Prof Xie rejects the notion (get real) and believes legality is beside the point and the moral alternative is far worse. “(If we) keep to the one-husband-one-wife social contract, and let 30 million bachelors have no women and no hope, they hate society, then we would have a serious social problem.”
Old Testament outcomes
Even a cursory glance at the Old Testament reveals time and time again how when one group met another in battle, the winners took the males and put them to the sword and the women and children taken captive.
This point is not about right or wrong, rather it illustrates that the true value of such military victories in the ancient world was - human life in the form of women - their reproductive worth was the prize, the next generation.
It takes 20 years to see a human being come of age and should there not be enough women to keep reproducing (taking into account an equal number of births being male and female) then there is a serious problem, in that the group themselves becomes a target. Self preservation was right up there.
50,000,000 Chinese men wanting wives is no small issue. Vietnam and Myanmar are the primary targets according to the article. Authorities are alert to human trafficking and online dating scams.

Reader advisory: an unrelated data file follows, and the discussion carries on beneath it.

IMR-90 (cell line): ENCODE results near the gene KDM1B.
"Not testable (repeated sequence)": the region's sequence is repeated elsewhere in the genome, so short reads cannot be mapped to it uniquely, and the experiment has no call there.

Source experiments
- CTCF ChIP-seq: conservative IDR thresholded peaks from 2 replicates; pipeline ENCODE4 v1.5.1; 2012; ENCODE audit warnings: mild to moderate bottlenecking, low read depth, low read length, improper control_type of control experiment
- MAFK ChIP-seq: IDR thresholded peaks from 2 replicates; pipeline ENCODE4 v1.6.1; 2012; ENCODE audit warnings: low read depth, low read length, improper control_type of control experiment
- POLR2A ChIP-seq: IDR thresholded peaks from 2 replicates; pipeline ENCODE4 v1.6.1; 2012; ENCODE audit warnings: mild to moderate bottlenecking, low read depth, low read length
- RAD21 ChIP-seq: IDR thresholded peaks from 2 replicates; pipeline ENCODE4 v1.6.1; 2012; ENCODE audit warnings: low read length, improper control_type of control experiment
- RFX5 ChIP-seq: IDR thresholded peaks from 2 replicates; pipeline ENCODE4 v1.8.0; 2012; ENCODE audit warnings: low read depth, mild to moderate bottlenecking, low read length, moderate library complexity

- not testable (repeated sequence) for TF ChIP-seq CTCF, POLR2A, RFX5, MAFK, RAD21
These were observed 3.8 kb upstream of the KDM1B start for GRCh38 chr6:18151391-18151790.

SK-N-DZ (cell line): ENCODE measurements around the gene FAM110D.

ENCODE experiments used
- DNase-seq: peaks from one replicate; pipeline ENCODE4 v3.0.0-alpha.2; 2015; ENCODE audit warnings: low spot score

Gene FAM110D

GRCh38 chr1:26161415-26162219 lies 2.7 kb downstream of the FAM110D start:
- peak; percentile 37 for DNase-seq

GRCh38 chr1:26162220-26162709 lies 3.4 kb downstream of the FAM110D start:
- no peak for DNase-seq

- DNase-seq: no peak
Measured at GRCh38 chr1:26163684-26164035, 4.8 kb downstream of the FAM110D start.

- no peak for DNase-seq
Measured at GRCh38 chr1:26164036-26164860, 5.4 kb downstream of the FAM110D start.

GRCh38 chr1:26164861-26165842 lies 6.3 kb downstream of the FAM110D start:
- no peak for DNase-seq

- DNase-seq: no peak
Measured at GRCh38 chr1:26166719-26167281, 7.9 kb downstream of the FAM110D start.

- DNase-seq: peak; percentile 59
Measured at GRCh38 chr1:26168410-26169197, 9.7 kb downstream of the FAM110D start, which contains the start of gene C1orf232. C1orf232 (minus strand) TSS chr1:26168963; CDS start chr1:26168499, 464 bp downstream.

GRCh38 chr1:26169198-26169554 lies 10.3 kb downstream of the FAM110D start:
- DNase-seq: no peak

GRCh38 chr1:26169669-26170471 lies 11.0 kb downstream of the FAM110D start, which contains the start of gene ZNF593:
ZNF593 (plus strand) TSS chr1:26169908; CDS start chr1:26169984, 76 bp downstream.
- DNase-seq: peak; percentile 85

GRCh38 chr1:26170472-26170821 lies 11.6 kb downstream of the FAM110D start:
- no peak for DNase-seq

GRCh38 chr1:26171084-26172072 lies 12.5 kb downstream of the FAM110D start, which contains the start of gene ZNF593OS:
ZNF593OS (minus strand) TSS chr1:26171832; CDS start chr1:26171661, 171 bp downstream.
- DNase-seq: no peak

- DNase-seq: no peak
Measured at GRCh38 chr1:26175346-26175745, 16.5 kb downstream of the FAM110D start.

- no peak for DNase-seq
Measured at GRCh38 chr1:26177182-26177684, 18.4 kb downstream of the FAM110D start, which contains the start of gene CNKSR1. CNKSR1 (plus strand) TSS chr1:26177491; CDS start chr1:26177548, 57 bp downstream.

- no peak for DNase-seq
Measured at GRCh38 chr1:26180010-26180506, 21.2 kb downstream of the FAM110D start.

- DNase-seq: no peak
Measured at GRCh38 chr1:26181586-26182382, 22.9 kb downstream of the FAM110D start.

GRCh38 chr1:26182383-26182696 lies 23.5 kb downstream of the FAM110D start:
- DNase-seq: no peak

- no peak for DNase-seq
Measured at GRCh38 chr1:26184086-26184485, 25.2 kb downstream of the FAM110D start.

China's one-child policy, coupled with a patriarchal society that leads parents to favour the birth of a son where sex-selective abortions are illegal but are nonetheless a widespread practice pose huge problems. Recently the one child policy has been changed to two children.
Practical idea 1
Professor Xie Zuoshi has come up with a basic economic suggestion – a Chinese solution. Many husbands, one wife. Such a practical solution might work in rural China but it might pose a housing complication in the cities with say 17 husbands (the statistic provided).
Thinking practical reality - they could all put in and buy a road side motel with a room each. The wife might move from one room to the next in a properly articulated roster. I saw something like this in a film years ago where the atomic nightmare had befallen mankind, and these Americas on board ship in the Antarctica were survivors with four women on board. Each of the males on board had a roster. All very sensible.
Practical idea 2